2016: The Future of Technology

2015 was an interesting year in so many ways. We’ve seen one of the largest IT players in history split themselves down the middle into a separate consumer business and enterprise business. We’ve seen the unashamed king of consumer tech try to make inroads into enterprise. We’ve seen some of the biggest spin-outs and biggest mergers of all time across different areas of the tech industry. We also celebrated the date when Marty McFly arrived in the future and imagine – the future is now!

It should really come as no surprise that science fiction would portray “futuristic” technology as being very complex, inaccessible and the domain of the select few considering their audience. The reality is far more humbling, the future of any technology is to become an integral part of life so much so that we are not required to spare even a moment’s thought about its use.

The shift away from complex, inaccessible “computer rooms” to the world of 2015, ubiquitous computing served from the “cloud” as if by magic; available anywhere, anytime, in our palm, on our wrist or at our desk changes everything.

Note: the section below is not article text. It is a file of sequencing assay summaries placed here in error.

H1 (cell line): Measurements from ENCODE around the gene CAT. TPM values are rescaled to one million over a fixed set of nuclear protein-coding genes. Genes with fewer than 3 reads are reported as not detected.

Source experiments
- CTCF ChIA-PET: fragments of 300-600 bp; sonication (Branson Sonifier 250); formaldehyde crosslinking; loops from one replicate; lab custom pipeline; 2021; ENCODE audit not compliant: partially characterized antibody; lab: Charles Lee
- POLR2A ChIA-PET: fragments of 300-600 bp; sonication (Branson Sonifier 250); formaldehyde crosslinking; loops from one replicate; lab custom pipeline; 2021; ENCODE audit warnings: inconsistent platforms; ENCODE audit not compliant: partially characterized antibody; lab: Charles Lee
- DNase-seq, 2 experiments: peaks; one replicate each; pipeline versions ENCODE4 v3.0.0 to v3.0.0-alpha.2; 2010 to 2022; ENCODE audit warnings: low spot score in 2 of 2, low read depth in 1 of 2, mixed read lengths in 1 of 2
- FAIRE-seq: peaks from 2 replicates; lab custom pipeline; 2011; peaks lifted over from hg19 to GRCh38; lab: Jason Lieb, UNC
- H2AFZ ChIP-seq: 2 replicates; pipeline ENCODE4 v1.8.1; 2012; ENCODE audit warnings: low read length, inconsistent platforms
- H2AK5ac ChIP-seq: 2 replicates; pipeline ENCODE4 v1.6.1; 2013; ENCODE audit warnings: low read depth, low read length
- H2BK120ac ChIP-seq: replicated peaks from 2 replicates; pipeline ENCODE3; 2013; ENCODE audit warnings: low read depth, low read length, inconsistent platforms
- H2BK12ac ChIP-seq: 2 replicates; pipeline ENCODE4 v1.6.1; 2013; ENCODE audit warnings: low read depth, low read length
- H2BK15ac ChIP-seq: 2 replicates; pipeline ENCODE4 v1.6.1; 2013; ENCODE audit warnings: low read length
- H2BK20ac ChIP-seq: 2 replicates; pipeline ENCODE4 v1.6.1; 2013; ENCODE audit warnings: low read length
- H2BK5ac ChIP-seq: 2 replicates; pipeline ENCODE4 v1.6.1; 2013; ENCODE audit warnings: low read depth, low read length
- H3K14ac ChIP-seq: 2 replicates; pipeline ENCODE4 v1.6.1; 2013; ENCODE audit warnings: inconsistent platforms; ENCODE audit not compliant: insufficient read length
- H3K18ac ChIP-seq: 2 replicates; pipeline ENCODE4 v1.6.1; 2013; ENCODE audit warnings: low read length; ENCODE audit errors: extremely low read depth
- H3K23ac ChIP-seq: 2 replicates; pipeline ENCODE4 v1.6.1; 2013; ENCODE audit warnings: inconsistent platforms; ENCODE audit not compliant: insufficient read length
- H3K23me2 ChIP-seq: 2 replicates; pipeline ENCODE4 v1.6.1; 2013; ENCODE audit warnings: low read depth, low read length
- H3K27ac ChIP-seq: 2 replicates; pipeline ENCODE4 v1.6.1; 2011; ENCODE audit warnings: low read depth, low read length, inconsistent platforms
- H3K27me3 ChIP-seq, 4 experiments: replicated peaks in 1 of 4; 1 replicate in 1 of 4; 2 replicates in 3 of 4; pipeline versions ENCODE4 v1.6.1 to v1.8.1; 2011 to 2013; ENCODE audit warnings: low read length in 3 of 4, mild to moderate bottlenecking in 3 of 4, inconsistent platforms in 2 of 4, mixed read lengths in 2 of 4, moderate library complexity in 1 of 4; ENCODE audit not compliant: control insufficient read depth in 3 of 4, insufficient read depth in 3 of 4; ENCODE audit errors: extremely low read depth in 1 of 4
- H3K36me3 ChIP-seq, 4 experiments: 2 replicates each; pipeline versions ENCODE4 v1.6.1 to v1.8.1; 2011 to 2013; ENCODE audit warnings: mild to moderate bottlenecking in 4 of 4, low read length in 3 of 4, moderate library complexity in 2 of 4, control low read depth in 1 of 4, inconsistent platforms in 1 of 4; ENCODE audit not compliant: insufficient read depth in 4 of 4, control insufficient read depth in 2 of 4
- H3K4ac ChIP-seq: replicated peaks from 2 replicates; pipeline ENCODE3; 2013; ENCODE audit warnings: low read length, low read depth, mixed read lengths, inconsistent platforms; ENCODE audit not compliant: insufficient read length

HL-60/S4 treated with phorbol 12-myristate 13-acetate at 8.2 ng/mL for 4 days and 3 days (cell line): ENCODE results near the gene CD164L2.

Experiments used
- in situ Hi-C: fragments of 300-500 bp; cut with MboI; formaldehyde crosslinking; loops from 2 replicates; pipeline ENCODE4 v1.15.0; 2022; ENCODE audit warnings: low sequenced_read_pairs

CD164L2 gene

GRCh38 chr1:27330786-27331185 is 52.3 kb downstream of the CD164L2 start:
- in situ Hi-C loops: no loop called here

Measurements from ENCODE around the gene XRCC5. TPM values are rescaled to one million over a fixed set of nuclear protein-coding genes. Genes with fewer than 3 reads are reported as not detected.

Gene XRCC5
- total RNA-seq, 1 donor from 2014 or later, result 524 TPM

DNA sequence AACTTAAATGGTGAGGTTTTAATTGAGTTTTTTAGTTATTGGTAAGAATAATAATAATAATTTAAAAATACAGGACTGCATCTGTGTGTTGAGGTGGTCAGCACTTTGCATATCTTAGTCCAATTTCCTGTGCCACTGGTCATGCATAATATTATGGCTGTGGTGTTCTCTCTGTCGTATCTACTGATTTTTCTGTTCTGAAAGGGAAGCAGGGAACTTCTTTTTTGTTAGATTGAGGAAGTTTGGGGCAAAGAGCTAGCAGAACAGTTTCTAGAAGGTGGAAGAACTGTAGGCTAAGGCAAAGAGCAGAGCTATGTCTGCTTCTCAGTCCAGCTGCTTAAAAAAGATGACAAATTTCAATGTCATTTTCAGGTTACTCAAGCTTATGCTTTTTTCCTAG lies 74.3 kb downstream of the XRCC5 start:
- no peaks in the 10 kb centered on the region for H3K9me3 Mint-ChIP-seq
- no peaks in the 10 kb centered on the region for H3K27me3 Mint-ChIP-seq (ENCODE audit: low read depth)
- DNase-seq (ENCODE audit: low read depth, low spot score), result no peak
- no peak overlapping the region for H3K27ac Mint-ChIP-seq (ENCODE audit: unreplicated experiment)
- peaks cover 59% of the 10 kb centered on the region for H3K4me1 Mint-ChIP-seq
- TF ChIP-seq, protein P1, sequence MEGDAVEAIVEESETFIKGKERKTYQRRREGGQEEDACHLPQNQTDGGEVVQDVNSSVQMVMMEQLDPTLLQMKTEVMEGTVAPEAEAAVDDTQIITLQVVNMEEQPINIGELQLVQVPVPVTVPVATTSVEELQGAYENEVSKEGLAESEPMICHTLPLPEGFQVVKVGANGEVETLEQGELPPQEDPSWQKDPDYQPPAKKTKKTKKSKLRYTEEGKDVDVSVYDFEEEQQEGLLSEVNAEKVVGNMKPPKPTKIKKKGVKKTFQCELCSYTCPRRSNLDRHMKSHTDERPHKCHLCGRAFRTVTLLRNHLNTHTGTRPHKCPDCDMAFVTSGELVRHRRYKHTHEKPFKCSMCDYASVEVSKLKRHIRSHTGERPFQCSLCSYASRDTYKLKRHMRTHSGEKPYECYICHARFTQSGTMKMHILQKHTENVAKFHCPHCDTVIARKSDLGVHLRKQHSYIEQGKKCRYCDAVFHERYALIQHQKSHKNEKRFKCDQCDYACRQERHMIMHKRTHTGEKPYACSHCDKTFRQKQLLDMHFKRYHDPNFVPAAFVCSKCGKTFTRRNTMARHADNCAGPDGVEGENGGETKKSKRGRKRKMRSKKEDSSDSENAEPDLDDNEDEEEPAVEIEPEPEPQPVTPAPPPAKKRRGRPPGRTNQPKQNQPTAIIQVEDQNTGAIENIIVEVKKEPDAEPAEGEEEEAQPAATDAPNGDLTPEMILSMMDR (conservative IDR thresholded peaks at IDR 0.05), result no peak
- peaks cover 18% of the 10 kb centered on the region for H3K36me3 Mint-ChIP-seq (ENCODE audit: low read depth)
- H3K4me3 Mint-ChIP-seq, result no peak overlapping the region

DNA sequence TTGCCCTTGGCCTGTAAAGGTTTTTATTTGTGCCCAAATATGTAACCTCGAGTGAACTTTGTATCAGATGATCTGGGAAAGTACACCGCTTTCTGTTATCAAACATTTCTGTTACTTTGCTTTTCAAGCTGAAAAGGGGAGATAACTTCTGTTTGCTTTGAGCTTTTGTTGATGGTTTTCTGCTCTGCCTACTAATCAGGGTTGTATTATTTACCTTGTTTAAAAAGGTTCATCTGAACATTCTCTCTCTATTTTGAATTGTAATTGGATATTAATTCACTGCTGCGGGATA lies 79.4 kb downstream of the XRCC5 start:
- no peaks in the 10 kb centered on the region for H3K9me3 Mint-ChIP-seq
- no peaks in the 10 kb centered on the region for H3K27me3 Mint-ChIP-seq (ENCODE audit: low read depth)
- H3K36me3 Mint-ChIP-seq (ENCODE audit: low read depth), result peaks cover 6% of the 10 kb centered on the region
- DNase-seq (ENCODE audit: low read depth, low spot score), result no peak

How do you manage something that’s out of control?

When we consider how far we’ve come, one of the burning questions of 2015 is how to keep control of computing when just about anyone in your organisation can “spin up” more computer resources than most governments or research institutions would have had 10 years ago. If we’ve really made things that easy, with unlimited data, unlimited storage, unlimited processing – who pays for it? If this sounds familiar it’s because it’s not entirely different than what happened with electricity.

There was a time not long ago when no-one put any thought into electric efficiency, and anyone used as much as they wanted, lighting the entire building at any hour when anyone may be there. This changed as electricity costs soared, but the simple nature of electricity means that it will never be even a fraction as complex as cloud.